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The Rutland Memorial Fountain, Dublin, Ireland

The Rutland Memorial Fountain, Dublin, Ireland
  • Client :
    Dublin City Council
  • Architect :
    Gerrard Bowe DCC
  • Position :
    Principal Contractor
  • Total Value :
  • Date :

During February 2009 at the invitation of David Slattery Architects, Cbs personnel travelled to Dublin to carry out emergency works and a condition survey of Coade Stone elements of the Rutland Memorial Fountain, in Merrion Square.

Cbs.ltd have now successfully completed a second phase of conservation and repair works to both budget and programme.

The Rutland Fountain was erected in memory of the Duke of Rutland, the Lord Lieutenant, who died of Dublin fever in 1787 at the age of 33. Recent research has confirmed it as the work of Francis Sandys and constructed by Arthur Darley, one of the stonemasons from the Dublin Customs House. The works were carried out under the direction of the Paving Board in1792.

An illustration by Baralett, engraved by Stadler from the National Gallery collection has been of considerable help in assessing the fountains original form when it functioned as a supply of water to the poor of Dublin City. Restoration works were carried out to the Fountain in 1975 during European Architectural Heritage Year; these included a number of modifications to the fountain and its layout which included rather sadly the replacement of the water supply with Iron railings!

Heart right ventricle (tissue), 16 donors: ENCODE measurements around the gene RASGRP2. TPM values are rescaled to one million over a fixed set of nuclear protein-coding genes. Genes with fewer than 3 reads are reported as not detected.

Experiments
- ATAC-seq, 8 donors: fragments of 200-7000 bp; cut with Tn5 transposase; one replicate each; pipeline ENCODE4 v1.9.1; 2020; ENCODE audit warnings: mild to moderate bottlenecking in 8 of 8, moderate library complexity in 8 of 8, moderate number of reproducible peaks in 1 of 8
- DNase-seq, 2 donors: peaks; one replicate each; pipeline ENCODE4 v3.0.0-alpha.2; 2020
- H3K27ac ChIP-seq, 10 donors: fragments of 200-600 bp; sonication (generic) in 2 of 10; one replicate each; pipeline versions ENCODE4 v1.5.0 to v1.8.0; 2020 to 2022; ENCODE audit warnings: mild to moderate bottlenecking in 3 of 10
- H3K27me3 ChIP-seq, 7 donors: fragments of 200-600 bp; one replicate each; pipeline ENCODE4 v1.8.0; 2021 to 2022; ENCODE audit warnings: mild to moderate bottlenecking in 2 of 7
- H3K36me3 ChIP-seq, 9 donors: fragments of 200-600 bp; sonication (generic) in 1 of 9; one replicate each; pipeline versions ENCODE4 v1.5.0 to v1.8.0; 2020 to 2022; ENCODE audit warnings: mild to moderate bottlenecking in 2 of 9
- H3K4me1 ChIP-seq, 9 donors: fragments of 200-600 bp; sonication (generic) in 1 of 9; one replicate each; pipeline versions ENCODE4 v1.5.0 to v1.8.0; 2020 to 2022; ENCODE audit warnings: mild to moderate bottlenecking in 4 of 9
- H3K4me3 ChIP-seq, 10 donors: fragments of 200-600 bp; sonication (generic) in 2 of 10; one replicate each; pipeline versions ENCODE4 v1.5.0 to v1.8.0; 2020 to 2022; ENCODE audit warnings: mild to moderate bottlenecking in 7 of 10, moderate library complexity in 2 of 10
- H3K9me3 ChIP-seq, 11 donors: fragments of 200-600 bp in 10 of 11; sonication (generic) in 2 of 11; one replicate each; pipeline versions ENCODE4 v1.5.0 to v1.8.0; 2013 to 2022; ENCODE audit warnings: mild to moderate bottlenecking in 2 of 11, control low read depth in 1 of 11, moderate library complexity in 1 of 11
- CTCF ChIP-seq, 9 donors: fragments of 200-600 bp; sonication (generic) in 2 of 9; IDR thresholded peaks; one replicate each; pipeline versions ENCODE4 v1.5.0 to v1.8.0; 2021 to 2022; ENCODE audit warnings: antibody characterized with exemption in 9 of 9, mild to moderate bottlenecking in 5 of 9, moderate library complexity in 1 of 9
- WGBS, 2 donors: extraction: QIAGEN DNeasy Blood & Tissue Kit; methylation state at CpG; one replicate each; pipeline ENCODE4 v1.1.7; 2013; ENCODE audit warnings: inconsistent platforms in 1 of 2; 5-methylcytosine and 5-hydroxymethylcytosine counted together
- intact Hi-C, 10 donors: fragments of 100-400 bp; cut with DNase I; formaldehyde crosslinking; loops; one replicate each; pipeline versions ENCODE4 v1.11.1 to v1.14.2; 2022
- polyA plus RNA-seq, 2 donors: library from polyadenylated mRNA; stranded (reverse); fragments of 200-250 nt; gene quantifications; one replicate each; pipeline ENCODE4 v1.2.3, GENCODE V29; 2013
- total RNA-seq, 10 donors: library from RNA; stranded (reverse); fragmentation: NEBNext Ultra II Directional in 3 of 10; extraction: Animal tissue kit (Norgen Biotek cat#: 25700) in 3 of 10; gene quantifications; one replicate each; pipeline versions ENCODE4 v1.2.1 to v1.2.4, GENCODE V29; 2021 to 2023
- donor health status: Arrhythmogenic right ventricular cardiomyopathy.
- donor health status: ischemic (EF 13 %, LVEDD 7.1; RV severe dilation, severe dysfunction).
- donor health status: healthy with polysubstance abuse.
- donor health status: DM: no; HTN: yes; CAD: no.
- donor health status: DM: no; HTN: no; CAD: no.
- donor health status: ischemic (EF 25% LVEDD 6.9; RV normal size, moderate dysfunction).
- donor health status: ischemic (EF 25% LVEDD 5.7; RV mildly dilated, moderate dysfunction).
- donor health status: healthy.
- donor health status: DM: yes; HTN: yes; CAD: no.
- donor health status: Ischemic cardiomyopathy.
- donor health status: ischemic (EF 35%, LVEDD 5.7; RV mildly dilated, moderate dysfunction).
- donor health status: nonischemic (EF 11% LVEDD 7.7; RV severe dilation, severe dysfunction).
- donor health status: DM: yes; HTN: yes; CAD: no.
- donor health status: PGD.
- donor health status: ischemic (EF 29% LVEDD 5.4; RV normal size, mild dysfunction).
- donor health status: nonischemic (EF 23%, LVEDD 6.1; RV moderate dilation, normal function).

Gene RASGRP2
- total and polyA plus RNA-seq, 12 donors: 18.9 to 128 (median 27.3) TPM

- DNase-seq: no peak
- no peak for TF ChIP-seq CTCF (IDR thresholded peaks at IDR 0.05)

A new phase of repair works to the structure have recently been completed. Whilst these works were not extensive they included repairs and re-pointing of stonework

Coade stone is a ceramic material often described as an artificial stone. It was first created by Mrs Eleanor Coade and sold commercially from 1769 to 1833. The building boom in London at this time led to a high demand for ornate features to decorate and adorn brick built Georgian houses. The showrooms of Mrs Coade's Artificial Stone Company, in Westminster Bridge Road, provided a huge array of 'off the shelf' solutions for builders and architects, ranging from small keystones for over front doors to corner and window features and almost entire facades. Coade Stone varied in colour from a light grey to a warm buff and its surface is best described as having a matte finish. The ease with which the product could be moulded to complex shapes made it ideal for large statues, sculptures and features. One of the more striking features of Coade is its incredible weathering resistance, which has proved better than most stone in the harsh city environment. 

This project encompasses the following services

Church Conservation, St John the Baptist, Kenley Mytton Bridge Wombridge Augustinian Priory Kilpeck Castle, Herefordshire The Cold Bath House, Ludlow, Shropshire War Memorial Alsager St Lawrence’s, Ludlow Wroxeter Roman Town House White Castle, Abergavenny St Peters Church, Stanton Lacy, Shropshire Snailbeach Mines, Shropshire Bowers Yard Lime Kilns ‘Once upon a hill’ Blakemoorgate Hopton Castle, Shropshire. St. Patrick’s College, Maynooth, Co. Kildare, Ireland. Attingham Park Northeast Pavillion Richards Castle Stirchley Furnaces Iron Bridge House Brynkinalt Estate, Chirk 40 Pride Hill, Shrewsbury All Saints Church, Grinshill The Church of St John the Baptist, Ruyton XI Towns The Rutland Memorial Fountain, Dublin, Ireland Emo Court, Co. Laoise, Ireland. St Mary’s, Tremadog, Gwynedd. Shrewsbury Railway Station St Govan’s Chapel, Bosherston, Pembs. Flimstone Farmhouse, Castlemartin, Pembs. Old Market Hall, Shrewsbury. The Cross, Oswestry, Shropshire. St Mary’s, Shrewsbury, Shropshire. Wollerton Animal Pound, Wollerton. Sker House, Porthcawl. Chapel of St Thomas, King Williams College, Isle of Man Almshouses, Neath St Pauls Church, Bedford. Manor Farm, Cranage, Cheshire